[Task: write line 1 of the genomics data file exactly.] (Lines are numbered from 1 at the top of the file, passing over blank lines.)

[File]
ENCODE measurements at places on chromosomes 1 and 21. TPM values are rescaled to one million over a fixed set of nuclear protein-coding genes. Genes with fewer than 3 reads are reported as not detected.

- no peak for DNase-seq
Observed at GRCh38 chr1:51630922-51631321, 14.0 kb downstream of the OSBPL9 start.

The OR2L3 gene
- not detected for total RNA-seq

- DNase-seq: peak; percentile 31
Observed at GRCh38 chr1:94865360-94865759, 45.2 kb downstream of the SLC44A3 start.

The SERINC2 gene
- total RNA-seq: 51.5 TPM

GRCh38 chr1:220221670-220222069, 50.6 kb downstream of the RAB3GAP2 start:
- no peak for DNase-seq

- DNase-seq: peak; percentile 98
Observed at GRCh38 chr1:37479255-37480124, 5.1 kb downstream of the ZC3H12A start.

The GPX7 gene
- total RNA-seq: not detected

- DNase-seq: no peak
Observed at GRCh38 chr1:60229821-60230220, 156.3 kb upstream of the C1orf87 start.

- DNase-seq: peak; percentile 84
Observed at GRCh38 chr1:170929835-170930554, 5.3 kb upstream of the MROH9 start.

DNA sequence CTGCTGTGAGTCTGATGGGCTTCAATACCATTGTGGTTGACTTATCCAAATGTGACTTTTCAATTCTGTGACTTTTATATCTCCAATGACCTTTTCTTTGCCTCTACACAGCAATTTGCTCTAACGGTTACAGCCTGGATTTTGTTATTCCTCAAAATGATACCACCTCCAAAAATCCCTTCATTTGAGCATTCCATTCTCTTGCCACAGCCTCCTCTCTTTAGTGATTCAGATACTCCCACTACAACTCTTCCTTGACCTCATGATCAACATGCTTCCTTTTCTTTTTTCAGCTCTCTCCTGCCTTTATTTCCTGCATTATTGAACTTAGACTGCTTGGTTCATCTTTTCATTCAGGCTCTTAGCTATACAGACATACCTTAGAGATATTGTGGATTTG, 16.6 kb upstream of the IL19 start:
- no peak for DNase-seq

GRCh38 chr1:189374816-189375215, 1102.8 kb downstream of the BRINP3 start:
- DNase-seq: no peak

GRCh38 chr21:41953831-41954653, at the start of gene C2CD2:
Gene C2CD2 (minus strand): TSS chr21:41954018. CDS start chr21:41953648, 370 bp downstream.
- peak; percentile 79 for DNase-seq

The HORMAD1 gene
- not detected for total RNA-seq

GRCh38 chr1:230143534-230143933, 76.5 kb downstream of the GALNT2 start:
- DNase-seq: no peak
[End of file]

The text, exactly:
ENCODE measurements at places on chromosomes 1 and 21. TPM values are rescaled to one million over a fixed set of nuclear protein-coding genes. Genes with fewer than 3 reads are reported as not detected.